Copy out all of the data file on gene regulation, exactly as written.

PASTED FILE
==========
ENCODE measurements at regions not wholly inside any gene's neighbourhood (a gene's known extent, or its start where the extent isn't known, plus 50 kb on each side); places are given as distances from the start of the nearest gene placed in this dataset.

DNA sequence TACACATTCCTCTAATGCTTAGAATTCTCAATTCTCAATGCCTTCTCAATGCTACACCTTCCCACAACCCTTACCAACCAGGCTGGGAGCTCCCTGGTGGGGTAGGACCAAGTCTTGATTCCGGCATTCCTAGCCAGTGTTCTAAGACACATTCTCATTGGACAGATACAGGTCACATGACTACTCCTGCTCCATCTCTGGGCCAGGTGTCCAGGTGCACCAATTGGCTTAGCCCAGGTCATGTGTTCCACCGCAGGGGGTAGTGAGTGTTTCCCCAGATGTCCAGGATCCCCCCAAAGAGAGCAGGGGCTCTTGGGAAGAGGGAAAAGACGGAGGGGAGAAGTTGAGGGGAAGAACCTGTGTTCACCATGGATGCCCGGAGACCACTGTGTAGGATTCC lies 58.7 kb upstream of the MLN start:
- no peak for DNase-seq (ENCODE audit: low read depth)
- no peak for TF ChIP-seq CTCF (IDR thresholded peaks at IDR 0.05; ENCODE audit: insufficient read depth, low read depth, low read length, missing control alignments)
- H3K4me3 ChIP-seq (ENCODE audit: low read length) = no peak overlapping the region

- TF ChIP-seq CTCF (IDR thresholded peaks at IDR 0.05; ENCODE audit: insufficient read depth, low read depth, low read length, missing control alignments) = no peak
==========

ENCODE measurements at regions not wholly inside any gene's neighbourhood (a gene's known extent, or its start where the extent isn't known, plus 50 kb on each side); places are given as distances from the start of the nearest gene placed in this dataset.

DNA sequence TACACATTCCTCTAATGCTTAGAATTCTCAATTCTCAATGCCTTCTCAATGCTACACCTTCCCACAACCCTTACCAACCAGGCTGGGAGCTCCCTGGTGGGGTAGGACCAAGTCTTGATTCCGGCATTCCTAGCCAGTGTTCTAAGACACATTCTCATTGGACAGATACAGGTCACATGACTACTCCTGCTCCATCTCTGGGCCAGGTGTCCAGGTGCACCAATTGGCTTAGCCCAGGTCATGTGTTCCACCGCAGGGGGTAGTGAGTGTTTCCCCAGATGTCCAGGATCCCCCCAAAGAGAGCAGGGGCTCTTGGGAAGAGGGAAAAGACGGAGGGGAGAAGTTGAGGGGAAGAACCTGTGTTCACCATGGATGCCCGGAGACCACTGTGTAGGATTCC lies 58.7 kb upstream of the MLN start:
- no peak for DNase-seq (ENCODE audit: low read depth)
- no peak for TF ChIP-seq CTCF (IDR thresholded peaks at IDR 0.05; ENCODE audit: insufficient read depth, low read depth, low read length, missing control alignments)
- H3K4me3 ChIP-seq (ENCODE audit: low read length) = no peak overlapping the region

- TF ChIP-seq CTCF (IDR thresholded peaks at IDR 0.05; ENCODE audit: insufficient read depth, low read depth, low read length, missing control alignments) = no peak